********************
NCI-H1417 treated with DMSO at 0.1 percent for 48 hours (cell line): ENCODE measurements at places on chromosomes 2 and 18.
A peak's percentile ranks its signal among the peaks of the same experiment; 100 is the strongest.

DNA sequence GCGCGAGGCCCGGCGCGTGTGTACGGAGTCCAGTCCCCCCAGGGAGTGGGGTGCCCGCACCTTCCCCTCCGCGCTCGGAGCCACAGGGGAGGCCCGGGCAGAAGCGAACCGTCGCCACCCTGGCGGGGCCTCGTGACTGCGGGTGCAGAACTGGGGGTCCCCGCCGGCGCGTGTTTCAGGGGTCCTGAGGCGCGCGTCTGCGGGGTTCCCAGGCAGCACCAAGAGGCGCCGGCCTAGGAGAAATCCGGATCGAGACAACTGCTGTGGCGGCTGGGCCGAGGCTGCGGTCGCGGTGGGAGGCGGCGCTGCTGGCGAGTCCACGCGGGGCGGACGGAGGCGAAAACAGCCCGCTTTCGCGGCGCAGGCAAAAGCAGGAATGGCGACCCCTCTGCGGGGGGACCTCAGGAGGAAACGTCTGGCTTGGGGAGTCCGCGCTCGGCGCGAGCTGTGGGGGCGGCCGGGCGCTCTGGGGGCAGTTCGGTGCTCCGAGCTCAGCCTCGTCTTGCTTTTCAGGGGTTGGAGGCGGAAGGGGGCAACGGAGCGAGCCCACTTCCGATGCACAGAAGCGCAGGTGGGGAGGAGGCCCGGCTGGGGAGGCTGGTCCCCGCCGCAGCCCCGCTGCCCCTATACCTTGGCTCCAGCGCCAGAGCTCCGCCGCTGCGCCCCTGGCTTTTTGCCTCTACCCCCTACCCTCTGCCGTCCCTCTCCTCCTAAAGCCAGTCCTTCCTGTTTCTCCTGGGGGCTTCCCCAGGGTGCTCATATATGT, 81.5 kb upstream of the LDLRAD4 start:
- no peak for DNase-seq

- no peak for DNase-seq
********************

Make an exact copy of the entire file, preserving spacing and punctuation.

NCI-H1417 treated with DMSO at 0.1 percent for 48 hours (cell line): ENCODE measurements at places on chromosomes 2 and 18.
A peak's percentile ranks its signal among the peaks of the same experiment; 100 is the strongest.

DNA sequence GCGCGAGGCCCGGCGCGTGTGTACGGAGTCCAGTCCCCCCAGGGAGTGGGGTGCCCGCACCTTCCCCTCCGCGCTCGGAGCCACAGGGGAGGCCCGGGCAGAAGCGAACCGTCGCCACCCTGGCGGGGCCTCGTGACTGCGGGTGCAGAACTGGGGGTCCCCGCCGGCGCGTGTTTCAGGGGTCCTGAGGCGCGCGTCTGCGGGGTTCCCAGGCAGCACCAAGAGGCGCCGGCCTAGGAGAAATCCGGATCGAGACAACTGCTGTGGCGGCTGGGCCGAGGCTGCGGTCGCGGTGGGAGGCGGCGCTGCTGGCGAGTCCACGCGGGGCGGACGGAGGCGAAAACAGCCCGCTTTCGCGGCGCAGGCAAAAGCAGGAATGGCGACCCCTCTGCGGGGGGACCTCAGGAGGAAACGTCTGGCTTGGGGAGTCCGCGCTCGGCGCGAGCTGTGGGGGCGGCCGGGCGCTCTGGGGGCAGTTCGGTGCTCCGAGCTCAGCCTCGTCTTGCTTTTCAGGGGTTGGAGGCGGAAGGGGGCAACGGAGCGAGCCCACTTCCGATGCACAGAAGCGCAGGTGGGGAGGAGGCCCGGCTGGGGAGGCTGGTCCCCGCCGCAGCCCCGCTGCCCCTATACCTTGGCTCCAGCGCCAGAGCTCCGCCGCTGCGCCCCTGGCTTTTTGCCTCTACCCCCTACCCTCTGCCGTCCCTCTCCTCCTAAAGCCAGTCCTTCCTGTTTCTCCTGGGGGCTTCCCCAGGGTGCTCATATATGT, 81.5 kb upstream of the LDLRAD4 start:
- no peak for DNase-seq

- no peak for DNase-seq